Fisheries Scientists Want More Answers on Relationship Between Hatcheries, Wild Stocks

Fisheries scientists say the abundance of salmon in the
North Pacific Ocean is at the highest ever, but given climate changes and more,
there are many unanswered questions about the effect of hatchery stocks on wild
It’s a topic of continuing discussion that came up at the
recent Alaska Chinook salmon symposium in Anchorage, and some prominent
researchers associated with the University of Washington are hoping research
into this matter continues at an international level.
Retired UW professor Kate Myers, who participated in one of
the salmon symposium panels, said scientists don’t really understand how
carrying capacity of the ocean is fluctuating with climate change, and some
scientists want a more international focus on this issue because stocks from
many countries are overlapping.
Daniel Schindler, a professor at UW’s School of Aquatic and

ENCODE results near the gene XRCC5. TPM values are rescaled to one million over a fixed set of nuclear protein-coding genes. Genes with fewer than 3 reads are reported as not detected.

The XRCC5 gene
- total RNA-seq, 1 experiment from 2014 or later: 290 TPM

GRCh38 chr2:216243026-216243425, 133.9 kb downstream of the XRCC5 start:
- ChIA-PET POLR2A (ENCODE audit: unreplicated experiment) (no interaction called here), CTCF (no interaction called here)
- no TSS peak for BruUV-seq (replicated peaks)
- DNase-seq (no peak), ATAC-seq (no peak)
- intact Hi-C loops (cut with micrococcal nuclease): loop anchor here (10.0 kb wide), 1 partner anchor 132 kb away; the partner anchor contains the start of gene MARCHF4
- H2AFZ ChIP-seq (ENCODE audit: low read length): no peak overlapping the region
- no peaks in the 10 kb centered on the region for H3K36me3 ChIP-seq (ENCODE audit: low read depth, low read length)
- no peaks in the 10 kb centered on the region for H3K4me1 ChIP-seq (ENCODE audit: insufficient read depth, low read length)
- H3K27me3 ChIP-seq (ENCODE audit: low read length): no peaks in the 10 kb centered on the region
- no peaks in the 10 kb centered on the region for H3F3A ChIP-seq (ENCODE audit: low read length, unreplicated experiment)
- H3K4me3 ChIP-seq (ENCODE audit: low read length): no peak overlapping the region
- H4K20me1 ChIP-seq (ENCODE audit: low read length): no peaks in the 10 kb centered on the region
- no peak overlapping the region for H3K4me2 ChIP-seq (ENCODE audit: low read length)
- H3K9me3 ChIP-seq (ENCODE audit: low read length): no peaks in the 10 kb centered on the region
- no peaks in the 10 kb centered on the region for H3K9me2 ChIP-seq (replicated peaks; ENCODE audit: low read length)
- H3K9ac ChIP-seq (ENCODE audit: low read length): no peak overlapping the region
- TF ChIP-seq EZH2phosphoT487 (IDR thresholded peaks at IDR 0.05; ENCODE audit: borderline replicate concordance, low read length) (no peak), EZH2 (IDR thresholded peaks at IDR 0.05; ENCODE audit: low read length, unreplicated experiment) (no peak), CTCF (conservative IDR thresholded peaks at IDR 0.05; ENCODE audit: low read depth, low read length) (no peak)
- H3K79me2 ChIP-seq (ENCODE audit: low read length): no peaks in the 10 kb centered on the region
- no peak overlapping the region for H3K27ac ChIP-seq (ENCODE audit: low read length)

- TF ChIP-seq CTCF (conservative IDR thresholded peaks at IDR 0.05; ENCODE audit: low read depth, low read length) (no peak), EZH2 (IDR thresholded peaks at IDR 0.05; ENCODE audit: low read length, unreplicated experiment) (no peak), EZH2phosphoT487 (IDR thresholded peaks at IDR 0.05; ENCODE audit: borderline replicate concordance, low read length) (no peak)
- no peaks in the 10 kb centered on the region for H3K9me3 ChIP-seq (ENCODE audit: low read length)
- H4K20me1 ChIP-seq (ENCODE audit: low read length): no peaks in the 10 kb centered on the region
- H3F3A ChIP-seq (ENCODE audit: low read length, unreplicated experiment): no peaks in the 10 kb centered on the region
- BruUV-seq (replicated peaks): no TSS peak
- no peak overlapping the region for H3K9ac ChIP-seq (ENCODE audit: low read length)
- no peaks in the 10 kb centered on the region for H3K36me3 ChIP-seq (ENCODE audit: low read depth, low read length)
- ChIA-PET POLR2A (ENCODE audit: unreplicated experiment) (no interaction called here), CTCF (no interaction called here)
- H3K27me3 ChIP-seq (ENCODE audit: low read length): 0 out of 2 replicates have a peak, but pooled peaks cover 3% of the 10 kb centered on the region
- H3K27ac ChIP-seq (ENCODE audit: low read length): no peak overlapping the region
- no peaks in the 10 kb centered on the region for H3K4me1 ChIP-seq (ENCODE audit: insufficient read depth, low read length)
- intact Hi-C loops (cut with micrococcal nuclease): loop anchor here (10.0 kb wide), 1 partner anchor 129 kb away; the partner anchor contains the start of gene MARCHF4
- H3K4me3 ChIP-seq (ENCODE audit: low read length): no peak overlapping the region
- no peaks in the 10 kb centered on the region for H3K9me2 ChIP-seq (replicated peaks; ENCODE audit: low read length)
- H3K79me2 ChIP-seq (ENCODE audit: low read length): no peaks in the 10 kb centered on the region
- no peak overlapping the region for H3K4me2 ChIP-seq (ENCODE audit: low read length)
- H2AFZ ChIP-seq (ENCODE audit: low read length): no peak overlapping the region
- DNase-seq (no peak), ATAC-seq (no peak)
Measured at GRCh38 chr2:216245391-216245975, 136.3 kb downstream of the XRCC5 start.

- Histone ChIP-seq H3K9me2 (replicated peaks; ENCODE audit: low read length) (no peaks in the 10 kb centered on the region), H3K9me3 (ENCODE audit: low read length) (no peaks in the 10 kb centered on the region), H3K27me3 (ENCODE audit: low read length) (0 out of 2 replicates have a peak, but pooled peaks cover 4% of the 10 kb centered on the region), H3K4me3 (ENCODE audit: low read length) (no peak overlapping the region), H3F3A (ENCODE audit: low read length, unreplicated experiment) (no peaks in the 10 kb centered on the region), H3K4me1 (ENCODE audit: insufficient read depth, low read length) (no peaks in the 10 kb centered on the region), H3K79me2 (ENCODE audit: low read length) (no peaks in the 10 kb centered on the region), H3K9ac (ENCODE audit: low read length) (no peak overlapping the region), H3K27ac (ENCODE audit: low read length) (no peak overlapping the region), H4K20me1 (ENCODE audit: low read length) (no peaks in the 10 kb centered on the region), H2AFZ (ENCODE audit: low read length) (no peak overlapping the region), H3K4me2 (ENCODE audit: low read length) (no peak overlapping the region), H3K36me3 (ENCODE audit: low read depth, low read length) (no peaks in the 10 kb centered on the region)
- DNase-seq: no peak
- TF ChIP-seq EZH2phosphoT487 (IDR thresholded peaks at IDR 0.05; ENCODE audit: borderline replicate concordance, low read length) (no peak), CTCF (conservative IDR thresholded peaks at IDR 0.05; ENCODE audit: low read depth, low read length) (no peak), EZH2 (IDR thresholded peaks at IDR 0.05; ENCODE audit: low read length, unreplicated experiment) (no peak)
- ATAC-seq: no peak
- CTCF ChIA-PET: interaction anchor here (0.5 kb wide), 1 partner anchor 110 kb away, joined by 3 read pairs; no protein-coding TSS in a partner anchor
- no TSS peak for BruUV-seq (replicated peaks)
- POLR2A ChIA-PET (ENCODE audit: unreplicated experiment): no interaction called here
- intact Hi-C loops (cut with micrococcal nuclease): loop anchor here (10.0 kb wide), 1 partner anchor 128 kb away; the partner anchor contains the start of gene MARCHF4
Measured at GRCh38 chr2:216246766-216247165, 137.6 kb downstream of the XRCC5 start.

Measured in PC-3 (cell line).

Fishery Sciences, also sees a need for more research into how hatchery stocks
affect wild stocks.
The ramp up in hatchery production has happened mostly since
the mid 1970s, and has coincided with the North Pacific Ocean being in a very
productive phase for salmon, so the more smolts put out there, the more that
came back, Schindler said.
The big question now is how climate change and Pacific
Decadal Oscillation will affect salmon stocks, including the prized Chinooks. Pacific
Decadal Oscillation is a pattern of Pacific climate variability that shifts
phases on at least inter-decadal time scale, usually about 20 to 30 years. The
PDO is detected as warm or cool surface waters in the Pacific Ocean, north of
20 degrees north. During a “warm” or “positive” phase, the west Pacific becomes
cool and part of the eastern ocean warms. During a “cool” or negative phase,
the opposite pattern occurs.
Schindler said there are good indications that the North
Pacific is starting to slide back into a slow phase, a cool PDO phase, and the
cool phase is not so good for Alaska salmon. More research is needed to learn
how ocean carrying capacity is affected and whether hatchery production should
be adjusted with changes in the PDO.